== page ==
The Handbook for Economics Lecturers

5.1 Assessment schema

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Clearly, the extent to which those elements are assessed depends on the level and type of the module. For example, a first-year student may have less expected of them in terms of reflexivity, writing style and research skills, given that these are transferable skills developed during the higher educative process. Similarly, a student on an orthodox-plus module would have less stressed placed on comparison. The assessment scheme will also affect what is assessed: obviously, a scheme comprising only multiple choice tests will not improve essay writing skills or the ability to develop an argument. However, tests are good ways of quickly testing understanding.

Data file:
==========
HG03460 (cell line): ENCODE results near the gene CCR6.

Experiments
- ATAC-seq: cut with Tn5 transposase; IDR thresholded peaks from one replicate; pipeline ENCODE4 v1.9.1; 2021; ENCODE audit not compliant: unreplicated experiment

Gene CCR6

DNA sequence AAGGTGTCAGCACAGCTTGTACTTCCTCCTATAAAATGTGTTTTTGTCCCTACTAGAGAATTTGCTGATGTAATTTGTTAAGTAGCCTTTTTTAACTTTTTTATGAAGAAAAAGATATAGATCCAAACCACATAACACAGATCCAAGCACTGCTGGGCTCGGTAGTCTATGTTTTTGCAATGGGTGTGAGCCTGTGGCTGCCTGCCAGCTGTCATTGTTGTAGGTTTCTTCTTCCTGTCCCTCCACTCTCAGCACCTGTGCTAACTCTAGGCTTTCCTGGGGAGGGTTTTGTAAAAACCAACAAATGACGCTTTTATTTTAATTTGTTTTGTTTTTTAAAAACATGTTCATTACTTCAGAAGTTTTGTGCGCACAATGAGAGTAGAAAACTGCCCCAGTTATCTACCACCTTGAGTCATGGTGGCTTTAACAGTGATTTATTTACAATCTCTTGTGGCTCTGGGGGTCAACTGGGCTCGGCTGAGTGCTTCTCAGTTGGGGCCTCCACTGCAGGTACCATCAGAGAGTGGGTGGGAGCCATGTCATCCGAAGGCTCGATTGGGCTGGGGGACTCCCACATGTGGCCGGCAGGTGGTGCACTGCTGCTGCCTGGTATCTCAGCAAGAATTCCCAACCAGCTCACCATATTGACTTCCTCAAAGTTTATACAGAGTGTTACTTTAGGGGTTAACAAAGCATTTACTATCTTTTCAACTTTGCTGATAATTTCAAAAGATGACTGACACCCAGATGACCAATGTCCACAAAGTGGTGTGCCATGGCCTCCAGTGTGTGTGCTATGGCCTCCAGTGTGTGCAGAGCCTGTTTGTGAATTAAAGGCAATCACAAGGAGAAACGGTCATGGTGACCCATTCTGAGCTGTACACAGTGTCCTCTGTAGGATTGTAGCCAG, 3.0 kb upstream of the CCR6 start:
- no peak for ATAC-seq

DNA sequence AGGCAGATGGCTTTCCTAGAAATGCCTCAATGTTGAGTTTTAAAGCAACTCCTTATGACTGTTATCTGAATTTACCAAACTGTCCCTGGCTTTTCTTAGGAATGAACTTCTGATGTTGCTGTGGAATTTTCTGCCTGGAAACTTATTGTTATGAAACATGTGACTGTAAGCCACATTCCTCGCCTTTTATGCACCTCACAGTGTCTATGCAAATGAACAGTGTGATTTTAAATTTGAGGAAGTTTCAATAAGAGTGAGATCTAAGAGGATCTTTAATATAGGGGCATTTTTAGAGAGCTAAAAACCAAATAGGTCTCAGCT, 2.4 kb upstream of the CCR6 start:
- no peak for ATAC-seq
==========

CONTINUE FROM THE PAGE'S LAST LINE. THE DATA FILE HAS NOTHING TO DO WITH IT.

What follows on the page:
Tests can be very useful in particular on parallel perspectives modules. As Earl (2000) notes, students need to be eased into thinking comparatively. One way he suggests is to ask students to write essays and to provide extensive feedback on them. That process is very time consuming. Tests create space in the tutor's time and can be conducted in-class, for ease of organisation. An alternative of course is to use on-line tests, for instance programs which create unique sets of questions, and which are self-marking. Some examples of these are available at the Economics Network website. Both elements of those tests - the setting and marking of questions - remove an administrative burden from academic staff. Self-managed use of computer software can also assist learning. The only limitation in a heterodox or parallel perspectives module is that most of the existing tests are geared towards orthodox content. A final examination can be a way of testing all the skills simultaneously, through a mixed question format, incorporating short answer, data-response, medium-length and essay questions, all of which types the student would be expected to attempt. The short- to medium-length questions may be compulsory with students given a choice of essay question. Short answer questions may require simple factual responses - for instance to identify which of a list of economists could be regarded as either orthodox or heterodox. Other questions require slightly longer, more detailed answers - for instance to explain a particular model.